Traders who engage in commercial practices that are likely to mislead an average consumer are subject to criminal sanction – but what if the ‘customer’ concerned is not a consumer but a trading standards officer? The High Court considered that issue in a case of particular importance to retailers.
Using an assumed name, a local authority trading standards officer put a vehicle in for service at a garage. The car had previously been noted to have several faults and others had been deliberately introduced. The officer paid £210 for what was described on the invoice as a full service. However, subsequent examination revealed that various faults in the vehicle had neither been reported nor rectified.
When questioned under caution, a solicitor employed by the company that owned the garage accepted that the service had been performed by an apprentice and that he had not been properly supervised. It was also conceded that eight defects in the vehicle had persisted following the service.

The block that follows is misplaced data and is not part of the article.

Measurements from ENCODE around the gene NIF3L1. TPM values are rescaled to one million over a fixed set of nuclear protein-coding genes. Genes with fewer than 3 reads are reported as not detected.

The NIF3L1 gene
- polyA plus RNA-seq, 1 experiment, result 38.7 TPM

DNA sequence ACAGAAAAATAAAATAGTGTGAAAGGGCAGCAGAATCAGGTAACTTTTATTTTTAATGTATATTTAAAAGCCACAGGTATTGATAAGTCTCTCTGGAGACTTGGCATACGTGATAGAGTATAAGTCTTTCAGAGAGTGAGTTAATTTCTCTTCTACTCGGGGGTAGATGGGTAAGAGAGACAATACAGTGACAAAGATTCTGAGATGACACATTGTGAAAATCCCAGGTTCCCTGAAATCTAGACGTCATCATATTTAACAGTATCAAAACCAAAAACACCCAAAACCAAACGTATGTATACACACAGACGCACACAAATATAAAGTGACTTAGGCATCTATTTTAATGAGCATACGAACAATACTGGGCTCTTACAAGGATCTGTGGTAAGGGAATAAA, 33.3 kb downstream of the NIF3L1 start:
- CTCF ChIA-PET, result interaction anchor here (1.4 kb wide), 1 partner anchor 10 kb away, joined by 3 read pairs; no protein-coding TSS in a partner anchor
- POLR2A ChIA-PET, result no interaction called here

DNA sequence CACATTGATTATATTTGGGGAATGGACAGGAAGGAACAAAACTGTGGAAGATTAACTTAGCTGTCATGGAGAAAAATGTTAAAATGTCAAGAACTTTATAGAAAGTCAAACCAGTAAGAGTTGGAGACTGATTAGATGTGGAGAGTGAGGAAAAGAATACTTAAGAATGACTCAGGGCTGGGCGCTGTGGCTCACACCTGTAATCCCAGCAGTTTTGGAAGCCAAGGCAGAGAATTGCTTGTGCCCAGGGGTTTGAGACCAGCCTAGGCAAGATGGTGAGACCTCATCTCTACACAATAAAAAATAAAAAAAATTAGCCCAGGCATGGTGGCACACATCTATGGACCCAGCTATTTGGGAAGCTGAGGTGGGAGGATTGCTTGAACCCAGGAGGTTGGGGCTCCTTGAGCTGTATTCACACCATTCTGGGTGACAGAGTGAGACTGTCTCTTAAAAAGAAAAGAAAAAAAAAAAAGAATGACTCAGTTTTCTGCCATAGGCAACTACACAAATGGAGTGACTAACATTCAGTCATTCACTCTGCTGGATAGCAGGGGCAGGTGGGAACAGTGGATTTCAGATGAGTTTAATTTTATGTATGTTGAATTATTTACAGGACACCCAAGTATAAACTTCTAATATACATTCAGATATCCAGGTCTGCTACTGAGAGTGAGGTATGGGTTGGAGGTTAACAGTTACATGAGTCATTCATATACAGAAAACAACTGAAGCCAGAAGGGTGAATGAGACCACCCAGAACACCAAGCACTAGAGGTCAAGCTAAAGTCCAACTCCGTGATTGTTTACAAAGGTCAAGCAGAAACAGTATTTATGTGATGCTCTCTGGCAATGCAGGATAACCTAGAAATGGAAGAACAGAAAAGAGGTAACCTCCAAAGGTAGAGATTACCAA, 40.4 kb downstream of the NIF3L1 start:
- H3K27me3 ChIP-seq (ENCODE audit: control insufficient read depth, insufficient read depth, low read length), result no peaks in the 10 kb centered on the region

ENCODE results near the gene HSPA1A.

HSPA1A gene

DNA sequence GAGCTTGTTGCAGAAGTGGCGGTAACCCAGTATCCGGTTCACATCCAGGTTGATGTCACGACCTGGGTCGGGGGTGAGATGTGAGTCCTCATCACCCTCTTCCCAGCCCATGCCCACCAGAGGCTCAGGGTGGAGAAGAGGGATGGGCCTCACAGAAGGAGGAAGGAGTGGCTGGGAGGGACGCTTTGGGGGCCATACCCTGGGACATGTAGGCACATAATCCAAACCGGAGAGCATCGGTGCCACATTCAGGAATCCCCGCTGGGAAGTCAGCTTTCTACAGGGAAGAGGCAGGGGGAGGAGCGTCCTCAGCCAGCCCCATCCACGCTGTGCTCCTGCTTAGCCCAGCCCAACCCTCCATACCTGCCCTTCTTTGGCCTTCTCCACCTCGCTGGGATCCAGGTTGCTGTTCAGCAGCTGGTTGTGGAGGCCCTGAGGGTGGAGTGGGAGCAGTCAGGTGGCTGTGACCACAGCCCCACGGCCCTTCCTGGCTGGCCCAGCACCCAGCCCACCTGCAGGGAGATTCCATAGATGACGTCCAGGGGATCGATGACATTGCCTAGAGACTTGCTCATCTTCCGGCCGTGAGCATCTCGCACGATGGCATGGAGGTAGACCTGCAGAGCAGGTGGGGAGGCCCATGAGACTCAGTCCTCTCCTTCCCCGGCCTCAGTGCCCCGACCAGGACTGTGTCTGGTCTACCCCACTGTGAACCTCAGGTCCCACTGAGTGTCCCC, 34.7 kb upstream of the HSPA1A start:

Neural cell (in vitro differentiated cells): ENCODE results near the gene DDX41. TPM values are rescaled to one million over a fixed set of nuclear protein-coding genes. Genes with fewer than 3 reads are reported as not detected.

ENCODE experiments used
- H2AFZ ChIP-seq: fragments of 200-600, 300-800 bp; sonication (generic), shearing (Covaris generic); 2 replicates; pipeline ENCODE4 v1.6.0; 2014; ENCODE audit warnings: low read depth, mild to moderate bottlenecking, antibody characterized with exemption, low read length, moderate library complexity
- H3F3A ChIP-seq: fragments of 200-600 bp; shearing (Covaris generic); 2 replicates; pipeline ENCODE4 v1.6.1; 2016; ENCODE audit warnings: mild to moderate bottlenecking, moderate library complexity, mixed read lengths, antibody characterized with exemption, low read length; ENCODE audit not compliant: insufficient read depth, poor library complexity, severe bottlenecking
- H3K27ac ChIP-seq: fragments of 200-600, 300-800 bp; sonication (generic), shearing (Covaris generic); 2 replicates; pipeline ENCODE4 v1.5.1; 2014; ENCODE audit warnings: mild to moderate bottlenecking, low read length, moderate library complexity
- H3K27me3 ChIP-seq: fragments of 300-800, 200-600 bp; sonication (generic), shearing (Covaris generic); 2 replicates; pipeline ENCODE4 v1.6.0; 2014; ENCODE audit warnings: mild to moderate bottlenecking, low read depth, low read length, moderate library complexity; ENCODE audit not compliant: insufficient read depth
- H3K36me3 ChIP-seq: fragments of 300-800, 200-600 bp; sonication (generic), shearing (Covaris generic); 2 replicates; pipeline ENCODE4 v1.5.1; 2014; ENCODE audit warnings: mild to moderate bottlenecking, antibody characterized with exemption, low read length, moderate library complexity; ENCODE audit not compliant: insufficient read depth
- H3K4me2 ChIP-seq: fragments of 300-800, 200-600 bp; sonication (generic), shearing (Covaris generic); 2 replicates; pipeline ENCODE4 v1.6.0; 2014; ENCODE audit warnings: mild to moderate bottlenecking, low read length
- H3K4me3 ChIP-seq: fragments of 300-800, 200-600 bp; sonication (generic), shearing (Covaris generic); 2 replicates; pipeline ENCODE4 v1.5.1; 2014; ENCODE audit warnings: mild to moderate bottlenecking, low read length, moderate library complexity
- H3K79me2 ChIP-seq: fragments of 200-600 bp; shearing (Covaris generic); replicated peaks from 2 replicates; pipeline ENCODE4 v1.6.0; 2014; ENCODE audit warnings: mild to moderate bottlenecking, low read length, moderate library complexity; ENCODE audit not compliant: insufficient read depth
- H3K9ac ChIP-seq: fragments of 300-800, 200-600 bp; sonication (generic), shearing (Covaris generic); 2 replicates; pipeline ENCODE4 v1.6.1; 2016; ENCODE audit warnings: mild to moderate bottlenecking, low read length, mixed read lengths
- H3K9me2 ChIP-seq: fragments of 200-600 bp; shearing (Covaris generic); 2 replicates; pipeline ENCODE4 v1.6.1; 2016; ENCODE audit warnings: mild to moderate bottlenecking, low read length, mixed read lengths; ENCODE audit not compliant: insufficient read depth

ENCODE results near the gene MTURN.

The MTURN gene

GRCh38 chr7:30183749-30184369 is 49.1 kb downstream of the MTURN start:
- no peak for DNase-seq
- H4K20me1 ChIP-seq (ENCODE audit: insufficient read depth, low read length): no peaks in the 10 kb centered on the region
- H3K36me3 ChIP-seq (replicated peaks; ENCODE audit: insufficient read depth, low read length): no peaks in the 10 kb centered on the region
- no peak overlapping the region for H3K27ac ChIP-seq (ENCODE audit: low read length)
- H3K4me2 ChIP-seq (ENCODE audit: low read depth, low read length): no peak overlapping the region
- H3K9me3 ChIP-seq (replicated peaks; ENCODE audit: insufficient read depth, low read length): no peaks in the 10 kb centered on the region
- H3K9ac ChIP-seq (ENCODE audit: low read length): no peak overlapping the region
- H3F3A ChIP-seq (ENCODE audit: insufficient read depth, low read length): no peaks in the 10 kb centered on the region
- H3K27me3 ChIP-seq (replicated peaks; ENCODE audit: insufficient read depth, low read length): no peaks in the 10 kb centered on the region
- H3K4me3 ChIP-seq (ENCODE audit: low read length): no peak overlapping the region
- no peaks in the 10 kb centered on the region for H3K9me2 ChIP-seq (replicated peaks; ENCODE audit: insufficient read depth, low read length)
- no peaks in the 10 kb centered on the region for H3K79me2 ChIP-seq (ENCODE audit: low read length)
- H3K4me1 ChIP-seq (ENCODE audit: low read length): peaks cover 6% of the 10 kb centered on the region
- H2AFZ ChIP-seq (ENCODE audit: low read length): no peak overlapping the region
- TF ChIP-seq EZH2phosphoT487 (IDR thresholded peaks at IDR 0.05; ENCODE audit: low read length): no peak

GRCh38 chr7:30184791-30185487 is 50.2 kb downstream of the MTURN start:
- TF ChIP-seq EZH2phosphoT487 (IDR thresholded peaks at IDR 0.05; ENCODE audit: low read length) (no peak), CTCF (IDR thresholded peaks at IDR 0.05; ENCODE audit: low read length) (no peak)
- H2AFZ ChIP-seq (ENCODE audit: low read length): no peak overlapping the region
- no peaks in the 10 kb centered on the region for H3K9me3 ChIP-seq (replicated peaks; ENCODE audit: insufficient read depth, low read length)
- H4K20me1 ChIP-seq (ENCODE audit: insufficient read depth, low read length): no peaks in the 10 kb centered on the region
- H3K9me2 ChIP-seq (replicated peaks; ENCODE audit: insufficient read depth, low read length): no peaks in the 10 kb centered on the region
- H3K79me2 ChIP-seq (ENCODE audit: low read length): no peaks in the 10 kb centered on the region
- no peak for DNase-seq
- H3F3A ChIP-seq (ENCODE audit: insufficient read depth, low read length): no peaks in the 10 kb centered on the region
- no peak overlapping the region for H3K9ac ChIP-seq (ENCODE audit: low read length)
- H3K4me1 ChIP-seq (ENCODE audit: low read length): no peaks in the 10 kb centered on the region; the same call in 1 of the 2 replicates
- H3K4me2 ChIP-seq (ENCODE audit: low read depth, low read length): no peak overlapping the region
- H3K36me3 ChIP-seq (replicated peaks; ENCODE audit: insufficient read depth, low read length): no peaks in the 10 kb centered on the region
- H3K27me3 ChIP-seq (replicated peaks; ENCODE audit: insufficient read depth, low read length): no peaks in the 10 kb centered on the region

After the council launched a prosecution under the Consumer Protection from Unfair Trading Regulations 2008, a judge accepted that the invoice was misleading in that a full service had not been carried out. However, in ruling that the company had no case to answer, he found that the officer could not be viewed as a consumer with the meaning of the Regulations. The act of handing him the invoice was thus not a commercial practice in that it was not directly or indirectly concerned with the supply of a product to a consumer.
In upholding the council’s appeal against that ruling, the Court found that the judge had interpreted the Regulations too narrowly. It was unconvinced that the distinction he drew between a representation made broadly to the public or a section of the public on the one hand, and a representation made uniquely to a trading standards officer on the other, was valid.
The Court noted that a failure to perform vehicle servicing adequately poses clear public safety risks. The officer was acting in his official capacity, but was pretending to be a consumer in a test purchase strategy that was designed to test the company’s quality of service. The garage believed him to be a consumer and treated him as such.
In the circumstances, it was difficult to see what policy purpose would be achieved by a finding that the misrepresentation in the invoice was not a commercial practice that could found enforcement measures. The case was sent back to the judge with a direction that the trial should continue.